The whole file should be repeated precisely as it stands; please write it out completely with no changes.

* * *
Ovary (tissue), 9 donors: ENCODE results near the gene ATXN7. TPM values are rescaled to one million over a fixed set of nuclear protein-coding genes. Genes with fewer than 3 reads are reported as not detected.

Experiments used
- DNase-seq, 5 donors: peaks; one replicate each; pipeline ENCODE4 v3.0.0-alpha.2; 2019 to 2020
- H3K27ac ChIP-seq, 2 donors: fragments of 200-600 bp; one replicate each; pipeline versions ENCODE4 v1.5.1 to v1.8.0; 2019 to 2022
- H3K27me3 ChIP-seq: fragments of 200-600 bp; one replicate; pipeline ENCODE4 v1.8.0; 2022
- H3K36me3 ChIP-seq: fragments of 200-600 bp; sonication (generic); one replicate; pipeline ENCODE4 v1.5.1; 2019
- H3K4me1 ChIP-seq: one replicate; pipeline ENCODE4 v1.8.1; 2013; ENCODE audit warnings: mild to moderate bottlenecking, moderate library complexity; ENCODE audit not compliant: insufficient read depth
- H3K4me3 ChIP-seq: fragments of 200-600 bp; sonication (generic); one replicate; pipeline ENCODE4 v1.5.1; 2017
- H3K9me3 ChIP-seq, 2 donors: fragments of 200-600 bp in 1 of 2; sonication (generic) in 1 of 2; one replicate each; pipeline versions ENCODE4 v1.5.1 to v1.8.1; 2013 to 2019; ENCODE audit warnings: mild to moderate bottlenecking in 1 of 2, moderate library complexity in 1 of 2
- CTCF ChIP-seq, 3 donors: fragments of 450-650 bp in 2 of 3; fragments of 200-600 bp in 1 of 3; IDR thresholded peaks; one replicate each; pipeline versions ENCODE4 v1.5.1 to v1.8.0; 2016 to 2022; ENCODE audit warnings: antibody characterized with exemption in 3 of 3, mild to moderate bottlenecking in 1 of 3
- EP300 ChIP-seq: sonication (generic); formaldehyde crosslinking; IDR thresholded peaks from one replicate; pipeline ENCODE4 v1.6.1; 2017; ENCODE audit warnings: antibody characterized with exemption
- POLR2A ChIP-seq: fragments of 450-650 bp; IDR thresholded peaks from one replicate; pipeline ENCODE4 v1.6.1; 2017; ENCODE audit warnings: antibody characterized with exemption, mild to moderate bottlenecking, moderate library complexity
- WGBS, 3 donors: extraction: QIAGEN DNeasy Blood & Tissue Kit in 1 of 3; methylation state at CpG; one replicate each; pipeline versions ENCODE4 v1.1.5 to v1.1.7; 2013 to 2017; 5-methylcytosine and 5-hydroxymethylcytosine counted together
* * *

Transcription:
Ovary (tissue), 9 donors: ENCODE results near the gene ATXN7. TPM values are rescaled to one million over a fixed set of nuclear protein-coding genes. Genes with fewer than 3 reads are reported as not detected.

Experiments used
- DNase-seq, 5 donors: peaks; one replicate each; pipeline ENCODE4 v3.0.0-alpha.2; 2019 to 2020
- H3K27ac ChIP-seq, 2 donors: fragments of 200-600 bp; one replicate each; pipeline versions ENCODE4 v1.5.1 to v1.8.0; 2019 to 2022
- H3K27me3 ChIP-seq: fragments of 200-600 bp; one replicate; pipeline ENCODE4 v1.8.0; 2022
- H3K36me3 ChIP-seq: fragments of 200-600 bp; sonication (generic); one replicate; pipeline ENCODE4 v1.5.1; 2019
- H3K4me1 ChIP-seq: one replicate; pipeline ENCODE4 v1.8.1; 2013; ENCODE audit warnings: mild to moderate bottlenecking, moderate library complexity; ENCODE audit not compliant: insufficient read depth
- H3K4me3 ChIP-seq: fragments of 200-600 bp; sonication (generic); one replicate; pipeline ENCODE4 v1.5.1; 2017
- H3K9me3 ChIP-seq, 2 donors: fragments of 200-600 bp in 1 of 2; sonication (generic) in 1 of 2; one replicate each; pipeline versions ENCODE4 v1.5.1 to v1.8.1; 2013 to 2019; ENCODE audit warnings: mild to moderate bottlenecking in 1 of 2, moderate library complexity in 1 of 2
- CTCF ChIP-seq, 3 donors: fragments of 450-650 bp in 2 of 3; fragments of 200-600 bp in 1 of 3; IDR thresholded peaks; one replicate each; pipeline versions ENCODE4 v1.5.1 to v1.8.0; 2016 to 2022; ENCODE audit warnings: antibody characterized with exemption in 3 of 3, mild to moderate bottlenecking in 1 of 3
- EP300 ChIP-seq: sonication (generic); formaldehyde crosslinking; IDR thresholded peaks from one replicate; pipeline ENCODE4 v1.6.1; 2017; ENCODE audit warnings: antibody characterized with exemption
- POLR2A ChIP-seq: fragments of 450-650 bp; IDR thresholded peaks from one replicate; pipeline ENCODE4 v1.6.1; 2017; ENCODE audit warnings: antibody characterized with exemption, mild to moderate bottlenecking, moderate library complexity
- WGBS, 3 donors: extraction: QIAGEN DNeasy Blood & Tissue Kit in 1 of 3; methylation state at CpG; one replicate each; pipeline versions ENCODE4 v1.1.5 to v1.1.7; 2013 to 2017; 5-methylcytosine and 5-hydroxymethylcytosine counted together